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Going Home

alec vanderboom

My mom announced a surprise twist in the sleeping assignments during our visit to grandma's house this past weekend. "Abby, you and Jon have your old room tonight."

When I turned 14, my father changed jobs and I moved into this drab bedroom in a new town. I promptly painted the room electric blue, with a white ceiling border and a teal ceiling. After I left for college, my little brother and later my maternal grandfather both took over "the blue bedroom." I hadn't even looked inside this room for over 15 years.

In the middle of the night, I touched the wall by my childhood bed. There was a jagged crack in the plaster and actual cobwebs flitting on the ceiling rail. I flashed back to being 14 again, filled with loneliness and loathing in a strange place. How times did I stare out the widow at an unfamiliar apple tree and wish that I could go back home?

It was overwhelming to know that every moment I sat filled with loneliness in my bedroom, an angel sat with me. My guardian angel, Angela. The one who I chitchat with all the time now. The angel who points out dropped pacifiers and reminds me about doctors appointments. The angel who swats away those nasty distractions during my Holy Hour and keeps me chugging up a long Mount Carmel.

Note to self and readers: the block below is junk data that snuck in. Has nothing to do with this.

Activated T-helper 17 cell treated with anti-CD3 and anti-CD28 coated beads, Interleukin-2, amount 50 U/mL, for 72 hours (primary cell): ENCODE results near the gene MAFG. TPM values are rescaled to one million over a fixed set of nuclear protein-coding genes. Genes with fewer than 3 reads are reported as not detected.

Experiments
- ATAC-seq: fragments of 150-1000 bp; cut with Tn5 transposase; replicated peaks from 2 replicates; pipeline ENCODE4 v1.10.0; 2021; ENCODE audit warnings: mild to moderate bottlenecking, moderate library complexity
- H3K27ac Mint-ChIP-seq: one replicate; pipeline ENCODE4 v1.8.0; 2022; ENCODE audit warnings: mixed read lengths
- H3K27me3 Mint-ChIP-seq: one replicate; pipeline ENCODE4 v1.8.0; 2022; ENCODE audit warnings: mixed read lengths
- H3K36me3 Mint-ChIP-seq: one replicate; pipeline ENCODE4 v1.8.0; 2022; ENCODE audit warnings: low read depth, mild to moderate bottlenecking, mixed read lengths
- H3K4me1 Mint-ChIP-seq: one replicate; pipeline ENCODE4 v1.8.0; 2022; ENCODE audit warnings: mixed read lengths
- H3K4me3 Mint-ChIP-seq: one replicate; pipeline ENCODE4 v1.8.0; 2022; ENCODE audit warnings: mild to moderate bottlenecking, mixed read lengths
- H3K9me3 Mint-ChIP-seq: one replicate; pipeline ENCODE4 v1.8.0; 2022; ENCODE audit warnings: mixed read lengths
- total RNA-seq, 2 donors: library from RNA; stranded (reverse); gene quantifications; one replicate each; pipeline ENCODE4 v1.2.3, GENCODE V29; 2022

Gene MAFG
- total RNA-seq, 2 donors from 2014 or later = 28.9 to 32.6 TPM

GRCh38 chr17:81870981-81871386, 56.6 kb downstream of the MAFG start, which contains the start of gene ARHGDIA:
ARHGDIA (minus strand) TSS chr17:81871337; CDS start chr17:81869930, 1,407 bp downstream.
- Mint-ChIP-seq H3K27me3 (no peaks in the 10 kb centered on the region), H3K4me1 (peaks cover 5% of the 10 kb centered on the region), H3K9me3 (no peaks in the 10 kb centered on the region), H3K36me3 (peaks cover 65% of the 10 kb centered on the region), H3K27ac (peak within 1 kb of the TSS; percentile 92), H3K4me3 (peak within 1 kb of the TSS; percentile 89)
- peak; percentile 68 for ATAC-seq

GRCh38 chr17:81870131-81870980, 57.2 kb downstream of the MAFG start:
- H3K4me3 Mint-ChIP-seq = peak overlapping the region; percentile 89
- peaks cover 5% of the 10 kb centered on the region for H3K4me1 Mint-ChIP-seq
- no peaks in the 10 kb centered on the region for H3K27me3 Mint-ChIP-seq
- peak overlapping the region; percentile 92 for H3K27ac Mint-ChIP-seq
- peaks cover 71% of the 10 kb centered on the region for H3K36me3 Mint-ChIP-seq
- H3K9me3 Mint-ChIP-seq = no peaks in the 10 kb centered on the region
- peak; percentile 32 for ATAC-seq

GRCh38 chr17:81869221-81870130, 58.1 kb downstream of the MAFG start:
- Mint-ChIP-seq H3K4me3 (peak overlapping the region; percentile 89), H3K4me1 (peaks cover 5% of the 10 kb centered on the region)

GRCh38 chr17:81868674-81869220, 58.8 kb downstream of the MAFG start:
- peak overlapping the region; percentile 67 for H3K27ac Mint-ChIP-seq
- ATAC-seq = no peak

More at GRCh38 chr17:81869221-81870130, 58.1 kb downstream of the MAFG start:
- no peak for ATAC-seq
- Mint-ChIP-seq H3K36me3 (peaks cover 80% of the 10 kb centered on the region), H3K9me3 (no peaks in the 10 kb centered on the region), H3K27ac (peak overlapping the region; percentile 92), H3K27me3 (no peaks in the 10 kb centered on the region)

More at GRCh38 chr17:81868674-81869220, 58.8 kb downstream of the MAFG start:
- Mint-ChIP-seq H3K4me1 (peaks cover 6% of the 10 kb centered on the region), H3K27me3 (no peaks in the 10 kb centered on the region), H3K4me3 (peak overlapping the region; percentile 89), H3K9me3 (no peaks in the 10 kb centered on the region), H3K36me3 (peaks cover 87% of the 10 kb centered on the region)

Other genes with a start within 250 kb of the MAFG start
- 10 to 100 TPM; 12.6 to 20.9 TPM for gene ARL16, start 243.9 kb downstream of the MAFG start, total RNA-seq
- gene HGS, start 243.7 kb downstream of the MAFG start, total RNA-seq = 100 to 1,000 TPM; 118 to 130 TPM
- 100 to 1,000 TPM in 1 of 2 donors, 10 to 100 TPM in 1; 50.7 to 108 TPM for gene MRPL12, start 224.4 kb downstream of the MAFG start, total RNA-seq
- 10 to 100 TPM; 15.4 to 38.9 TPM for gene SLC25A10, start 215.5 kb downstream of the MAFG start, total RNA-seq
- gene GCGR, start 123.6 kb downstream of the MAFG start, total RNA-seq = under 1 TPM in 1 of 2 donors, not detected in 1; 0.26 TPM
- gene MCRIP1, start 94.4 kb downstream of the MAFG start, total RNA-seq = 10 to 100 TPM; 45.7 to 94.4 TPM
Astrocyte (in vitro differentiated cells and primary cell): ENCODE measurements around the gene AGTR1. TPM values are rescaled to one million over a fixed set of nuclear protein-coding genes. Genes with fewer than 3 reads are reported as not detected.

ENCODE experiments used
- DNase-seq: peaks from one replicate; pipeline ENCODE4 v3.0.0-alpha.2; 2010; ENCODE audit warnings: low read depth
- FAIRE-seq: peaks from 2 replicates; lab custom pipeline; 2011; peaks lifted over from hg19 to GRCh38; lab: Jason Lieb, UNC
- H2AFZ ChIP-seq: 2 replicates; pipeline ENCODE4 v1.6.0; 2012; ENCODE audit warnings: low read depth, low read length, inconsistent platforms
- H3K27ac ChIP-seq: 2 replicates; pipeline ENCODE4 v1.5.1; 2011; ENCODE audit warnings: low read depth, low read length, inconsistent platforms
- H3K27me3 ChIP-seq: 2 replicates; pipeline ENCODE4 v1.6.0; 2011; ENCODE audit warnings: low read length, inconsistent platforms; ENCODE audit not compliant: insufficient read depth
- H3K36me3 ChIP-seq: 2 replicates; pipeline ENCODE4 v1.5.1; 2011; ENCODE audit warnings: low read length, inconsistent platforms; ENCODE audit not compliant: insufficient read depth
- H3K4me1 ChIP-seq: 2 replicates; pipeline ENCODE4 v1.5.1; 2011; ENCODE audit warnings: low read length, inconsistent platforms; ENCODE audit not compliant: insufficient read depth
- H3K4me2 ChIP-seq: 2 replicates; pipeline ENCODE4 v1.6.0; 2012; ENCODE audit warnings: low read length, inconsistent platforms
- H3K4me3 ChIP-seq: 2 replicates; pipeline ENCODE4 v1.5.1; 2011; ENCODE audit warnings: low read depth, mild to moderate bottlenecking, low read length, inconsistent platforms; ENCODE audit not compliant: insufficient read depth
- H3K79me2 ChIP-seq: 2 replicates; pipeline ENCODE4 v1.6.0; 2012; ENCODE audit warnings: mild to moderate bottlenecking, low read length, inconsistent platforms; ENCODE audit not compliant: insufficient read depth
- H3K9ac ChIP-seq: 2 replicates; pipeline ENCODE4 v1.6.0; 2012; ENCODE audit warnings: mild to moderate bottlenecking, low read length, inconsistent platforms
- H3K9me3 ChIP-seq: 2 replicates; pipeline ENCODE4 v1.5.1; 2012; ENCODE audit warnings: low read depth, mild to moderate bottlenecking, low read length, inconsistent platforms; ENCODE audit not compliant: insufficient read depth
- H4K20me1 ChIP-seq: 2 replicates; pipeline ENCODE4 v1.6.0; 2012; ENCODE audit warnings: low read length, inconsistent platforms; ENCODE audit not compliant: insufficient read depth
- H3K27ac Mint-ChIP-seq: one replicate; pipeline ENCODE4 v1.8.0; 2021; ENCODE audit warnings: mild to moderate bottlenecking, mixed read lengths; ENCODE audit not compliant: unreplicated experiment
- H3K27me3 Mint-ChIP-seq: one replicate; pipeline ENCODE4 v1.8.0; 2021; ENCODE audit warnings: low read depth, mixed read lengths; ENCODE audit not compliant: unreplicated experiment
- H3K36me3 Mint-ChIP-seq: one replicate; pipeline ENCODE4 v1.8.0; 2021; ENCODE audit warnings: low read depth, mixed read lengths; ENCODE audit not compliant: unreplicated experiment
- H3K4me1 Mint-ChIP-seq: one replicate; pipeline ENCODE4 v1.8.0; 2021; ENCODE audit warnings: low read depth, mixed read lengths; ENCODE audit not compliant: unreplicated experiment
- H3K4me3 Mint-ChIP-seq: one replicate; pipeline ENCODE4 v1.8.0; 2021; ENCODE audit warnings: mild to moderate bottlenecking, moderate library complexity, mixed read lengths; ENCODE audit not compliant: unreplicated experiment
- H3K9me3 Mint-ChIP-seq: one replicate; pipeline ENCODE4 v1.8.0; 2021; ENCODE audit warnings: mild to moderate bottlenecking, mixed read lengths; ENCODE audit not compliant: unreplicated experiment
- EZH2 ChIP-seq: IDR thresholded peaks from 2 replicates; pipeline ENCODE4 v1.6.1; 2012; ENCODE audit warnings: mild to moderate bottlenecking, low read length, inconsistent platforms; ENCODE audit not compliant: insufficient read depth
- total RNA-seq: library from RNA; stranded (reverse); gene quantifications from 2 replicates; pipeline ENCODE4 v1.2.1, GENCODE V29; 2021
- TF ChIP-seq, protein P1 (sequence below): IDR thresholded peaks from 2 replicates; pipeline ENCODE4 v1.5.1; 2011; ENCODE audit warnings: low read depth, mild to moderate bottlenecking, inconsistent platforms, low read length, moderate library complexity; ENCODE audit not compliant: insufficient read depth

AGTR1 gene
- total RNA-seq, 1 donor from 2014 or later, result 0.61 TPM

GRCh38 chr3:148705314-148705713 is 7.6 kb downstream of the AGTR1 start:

That same angel was with me in my lonely bedroom. Only at that time I was a Protestant and didn't believe in all that "silly stuff" so I didn't talk to her.

There was a time in my life, before I had named my guardian angel. A time before I talked to Our Blessed Mother in a rosary. A time before I read the Lives of the Saints or poured out my troubles to a priest or took tea breaks with Catholic friends.

And so, during my freshman year it was just me and the Holy Trinity. Slogging it out. In my blue bedroom.

I hated the place God had moved me. I wanted my high school experience to be about theater auditions, and choir songs, and writing new poems and lots of fun parties. Instead my assignment was xenophobia, extreme poverty, and classmates who spit wads of chewing tobacco into the school water fountains.

God wanted to hollow out a giant empty space for prayer and contemplation, in a giggly, social fourteen year old girl.

The amazing part, was that God heard every prayer of complaint and answered it graciously. Twenty years later, I was back in that room, with a husband, three babies, a new faith and a full heart.